Youth Marketing Insights » global financial crisis http://blogs.hillandknowlton.com/meghanstuyvenberg Inspiring best in practice youth marketing through sharing of ideas, strategy, trends and conversations about cool stuff Thu, 04 Feb 2010 04:31:40 +0000 http://wordpress.org/?v=2.9.2 en hourly 1 Global Financial Crises not just for grown-ups http://blogs.hillandknowlton.com/meghanstuyvenberg/2009/03/12/global-financial-crises-not-just-for-grown-ups/ http://blogs.hillandknowlton.com/meghanstuyvenberg/2009/03/12/global-financial-crises-not-just-for-grown-ups/#comments Thu, 12 Mar 2009 03:58:33 +0000 Meghan Stuyvenberg http://blogs.hillandknowlton.com/meghanstuyvenberg/?p=58 What does the Global Financial Crises (GFC) mean to you? Well, probably a lot. You have probably been following the stocks, the interest rates, the stimulus packages; you are probably concerned about job security, know people who have been made redundant, or maybe even putting off retirement.

What does it mean to the 18yr old in uni, or 21yr old just out? Well a lot more then they apparently seem to know.

As part of the voxpop series for this blog, I hit the streets to interview 18-25yrs old on the GFC and what effects it was having on them personally. Here are a few of my favs which I think provide interesting insight.

What does this mean to me? Not that teens aren’t affected by the GFC. They are, their families are, and in their lives there has never been a more important time to get on top of finances, be wary of out of control credit debt (not speaking from personal experience…), learn about savings and investment options. In fact in a recent article in the London’s Daily Telegraph, research conducted by the Financial Services Authority (FSA) in the UK suggests “16 to 24-year-olds are the most at risk”, particularly with regards to planning ahead and choosing financial products.

Many pessimists argue this lack of understanding is due to Gen Y’s “irresponsible optimism”. However if you look a bit deeper much research suggests that while, yes, Gen Y are optimistic, they are also realisitic. This video highlights they are actually eager to hear about the ground rules, they agree they need to know more.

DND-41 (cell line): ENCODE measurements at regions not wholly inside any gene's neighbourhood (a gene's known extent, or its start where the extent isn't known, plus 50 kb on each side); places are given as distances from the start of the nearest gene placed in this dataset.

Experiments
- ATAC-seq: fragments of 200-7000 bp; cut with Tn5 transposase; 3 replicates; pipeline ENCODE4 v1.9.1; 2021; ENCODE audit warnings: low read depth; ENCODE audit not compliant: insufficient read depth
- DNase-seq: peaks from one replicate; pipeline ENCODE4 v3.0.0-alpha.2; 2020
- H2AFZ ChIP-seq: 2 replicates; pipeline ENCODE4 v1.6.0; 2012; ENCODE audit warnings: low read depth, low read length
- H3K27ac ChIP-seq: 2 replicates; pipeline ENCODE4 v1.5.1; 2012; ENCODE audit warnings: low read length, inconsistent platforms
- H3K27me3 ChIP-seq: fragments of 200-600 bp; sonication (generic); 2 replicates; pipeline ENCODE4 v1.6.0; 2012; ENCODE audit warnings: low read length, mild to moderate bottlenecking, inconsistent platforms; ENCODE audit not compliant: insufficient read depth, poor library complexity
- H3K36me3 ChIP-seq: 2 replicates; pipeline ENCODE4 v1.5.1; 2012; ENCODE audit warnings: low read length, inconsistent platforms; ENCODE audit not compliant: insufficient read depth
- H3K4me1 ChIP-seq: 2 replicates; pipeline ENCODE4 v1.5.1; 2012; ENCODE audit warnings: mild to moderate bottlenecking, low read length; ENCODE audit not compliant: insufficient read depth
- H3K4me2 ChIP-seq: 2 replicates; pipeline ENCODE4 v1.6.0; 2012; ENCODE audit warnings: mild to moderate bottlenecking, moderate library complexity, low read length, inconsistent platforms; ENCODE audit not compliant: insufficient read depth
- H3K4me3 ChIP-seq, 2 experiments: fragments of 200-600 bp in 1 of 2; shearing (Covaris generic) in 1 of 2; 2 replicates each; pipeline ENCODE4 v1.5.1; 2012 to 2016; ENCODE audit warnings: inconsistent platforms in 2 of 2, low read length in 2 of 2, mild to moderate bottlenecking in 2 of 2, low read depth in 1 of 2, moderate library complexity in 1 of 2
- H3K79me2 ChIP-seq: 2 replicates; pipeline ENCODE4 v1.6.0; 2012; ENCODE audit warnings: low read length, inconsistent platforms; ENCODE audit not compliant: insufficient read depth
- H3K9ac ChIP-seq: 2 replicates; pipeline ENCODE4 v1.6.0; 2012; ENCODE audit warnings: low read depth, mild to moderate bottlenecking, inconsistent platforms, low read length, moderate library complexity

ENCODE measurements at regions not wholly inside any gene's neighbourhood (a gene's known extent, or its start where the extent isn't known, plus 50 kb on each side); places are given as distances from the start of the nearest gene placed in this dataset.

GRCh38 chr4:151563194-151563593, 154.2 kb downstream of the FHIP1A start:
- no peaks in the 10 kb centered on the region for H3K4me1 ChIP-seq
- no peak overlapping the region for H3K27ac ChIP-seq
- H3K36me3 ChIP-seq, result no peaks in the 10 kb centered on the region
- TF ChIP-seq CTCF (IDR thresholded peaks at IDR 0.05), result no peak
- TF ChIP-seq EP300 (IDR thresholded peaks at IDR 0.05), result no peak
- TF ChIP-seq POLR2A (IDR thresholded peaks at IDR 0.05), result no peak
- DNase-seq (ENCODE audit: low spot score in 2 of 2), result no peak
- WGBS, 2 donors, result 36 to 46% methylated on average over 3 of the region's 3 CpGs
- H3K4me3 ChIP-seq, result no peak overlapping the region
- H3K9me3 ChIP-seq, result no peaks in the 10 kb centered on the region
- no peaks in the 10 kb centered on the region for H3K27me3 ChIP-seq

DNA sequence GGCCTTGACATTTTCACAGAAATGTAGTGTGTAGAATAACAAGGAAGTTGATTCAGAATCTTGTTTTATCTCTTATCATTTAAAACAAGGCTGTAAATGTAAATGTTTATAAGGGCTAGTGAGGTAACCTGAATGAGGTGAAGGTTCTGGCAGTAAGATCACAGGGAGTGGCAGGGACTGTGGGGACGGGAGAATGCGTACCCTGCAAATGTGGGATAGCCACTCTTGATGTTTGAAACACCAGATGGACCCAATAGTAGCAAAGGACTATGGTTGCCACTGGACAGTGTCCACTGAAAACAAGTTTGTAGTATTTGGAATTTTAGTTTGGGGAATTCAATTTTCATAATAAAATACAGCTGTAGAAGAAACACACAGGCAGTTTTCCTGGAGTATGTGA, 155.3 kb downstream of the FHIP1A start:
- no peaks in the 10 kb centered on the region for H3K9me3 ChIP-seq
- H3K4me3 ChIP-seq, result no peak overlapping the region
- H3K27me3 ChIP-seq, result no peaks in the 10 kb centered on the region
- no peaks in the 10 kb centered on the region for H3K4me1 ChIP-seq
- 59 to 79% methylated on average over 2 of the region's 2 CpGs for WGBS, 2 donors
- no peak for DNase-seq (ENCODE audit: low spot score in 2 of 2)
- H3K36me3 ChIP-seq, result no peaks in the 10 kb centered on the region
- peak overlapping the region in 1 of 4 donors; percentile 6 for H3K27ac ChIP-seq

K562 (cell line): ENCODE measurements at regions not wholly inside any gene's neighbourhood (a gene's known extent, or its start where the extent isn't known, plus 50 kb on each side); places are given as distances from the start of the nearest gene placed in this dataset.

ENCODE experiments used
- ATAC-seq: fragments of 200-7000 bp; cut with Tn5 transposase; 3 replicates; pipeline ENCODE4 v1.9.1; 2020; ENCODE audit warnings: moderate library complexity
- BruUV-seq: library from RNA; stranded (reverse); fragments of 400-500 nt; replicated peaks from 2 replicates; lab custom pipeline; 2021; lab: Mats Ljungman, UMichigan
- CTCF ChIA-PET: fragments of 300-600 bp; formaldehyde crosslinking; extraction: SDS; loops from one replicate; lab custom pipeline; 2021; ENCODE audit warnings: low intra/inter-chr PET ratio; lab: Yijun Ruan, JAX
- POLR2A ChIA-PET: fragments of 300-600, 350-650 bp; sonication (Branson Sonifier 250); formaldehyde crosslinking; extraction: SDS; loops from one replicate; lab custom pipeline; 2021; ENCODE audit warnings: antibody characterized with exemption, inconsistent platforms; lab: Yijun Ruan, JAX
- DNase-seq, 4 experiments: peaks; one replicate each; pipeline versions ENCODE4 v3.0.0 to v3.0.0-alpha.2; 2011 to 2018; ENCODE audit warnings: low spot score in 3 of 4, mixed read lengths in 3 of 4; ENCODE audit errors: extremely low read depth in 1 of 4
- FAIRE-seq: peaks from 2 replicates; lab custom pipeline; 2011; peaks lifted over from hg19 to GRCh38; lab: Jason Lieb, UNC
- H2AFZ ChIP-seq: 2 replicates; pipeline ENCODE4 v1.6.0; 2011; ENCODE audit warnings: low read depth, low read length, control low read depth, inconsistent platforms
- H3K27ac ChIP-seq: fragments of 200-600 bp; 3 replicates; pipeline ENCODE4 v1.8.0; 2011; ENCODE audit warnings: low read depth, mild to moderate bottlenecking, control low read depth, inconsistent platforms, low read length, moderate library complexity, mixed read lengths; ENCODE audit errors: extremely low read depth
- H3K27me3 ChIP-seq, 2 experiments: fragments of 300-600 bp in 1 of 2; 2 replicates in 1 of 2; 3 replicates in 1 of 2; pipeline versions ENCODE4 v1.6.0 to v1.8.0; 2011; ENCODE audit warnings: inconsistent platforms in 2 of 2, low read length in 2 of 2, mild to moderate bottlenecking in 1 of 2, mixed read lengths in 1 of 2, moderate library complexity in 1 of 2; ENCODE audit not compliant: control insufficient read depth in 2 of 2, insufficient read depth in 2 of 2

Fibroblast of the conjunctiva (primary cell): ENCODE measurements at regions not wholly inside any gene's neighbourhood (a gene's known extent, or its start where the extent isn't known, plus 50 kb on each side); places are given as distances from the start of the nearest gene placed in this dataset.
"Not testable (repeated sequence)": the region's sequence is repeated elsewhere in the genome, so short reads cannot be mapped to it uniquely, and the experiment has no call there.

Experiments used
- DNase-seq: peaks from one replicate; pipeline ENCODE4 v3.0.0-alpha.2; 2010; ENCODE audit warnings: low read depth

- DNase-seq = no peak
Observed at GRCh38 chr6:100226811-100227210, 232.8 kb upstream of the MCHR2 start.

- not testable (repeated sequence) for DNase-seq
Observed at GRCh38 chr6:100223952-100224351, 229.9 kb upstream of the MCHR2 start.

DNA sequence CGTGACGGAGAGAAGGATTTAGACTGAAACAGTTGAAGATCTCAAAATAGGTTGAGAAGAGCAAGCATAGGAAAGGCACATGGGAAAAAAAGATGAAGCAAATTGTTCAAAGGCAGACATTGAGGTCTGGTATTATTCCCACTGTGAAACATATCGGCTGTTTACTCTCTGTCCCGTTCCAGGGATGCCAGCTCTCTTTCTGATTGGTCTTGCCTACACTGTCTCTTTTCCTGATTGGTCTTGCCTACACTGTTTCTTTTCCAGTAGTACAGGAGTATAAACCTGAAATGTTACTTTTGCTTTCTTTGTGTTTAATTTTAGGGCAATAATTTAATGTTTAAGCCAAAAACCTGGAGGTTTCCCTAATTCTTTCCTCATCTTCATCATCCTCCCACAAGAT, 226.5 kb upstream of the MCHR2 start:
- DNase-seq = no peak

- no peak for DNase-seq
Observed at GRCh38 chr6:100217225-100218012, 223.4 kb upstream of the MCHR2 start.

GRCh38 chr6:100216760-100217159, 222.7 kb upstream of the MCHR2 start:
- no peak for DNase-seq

That said, I would suggest the heart of the issue is that the conversation hasn’t yet become directed to Gen Y – WHY they should care, and therefore they haven’t listened. I know I don’t listen when someone is talking, or even shouting, to the person next to me, why would I? (that is unless of course they are whispering and it is gossip)

So here-in lies a huge opportunity for banks and/or financial services – utilize this inherent interest in the economy to extend your brand out to them, educate through dialogue, and in turn build a trusted advisor relationship…the holy grail…usually we usually we are trying to create conversation and force ourselves in, well here it is, on your doorstep, just jump on in.

Who knows, as my colleague Helina Lilley (a Gen Y in our Corporate Services team) very cleverly pointed out to me, maybe with the right guidance, these Gen Yers and their optimistic outlook will no longer be criticized, but instead become known as Gen Yield – the ones who steered their way through the recession and emerged with handsome high yielding portfolios. And let’s face it – it isn’t a hare-brained theory to think these cashed-up Gen Ys could potentially save the economy — cue to many major organizations that are counting on exactly that business strategy.

In my humble opinion, Helina, you have nailed it – educate Gen Y and convert to Gen-Yield.

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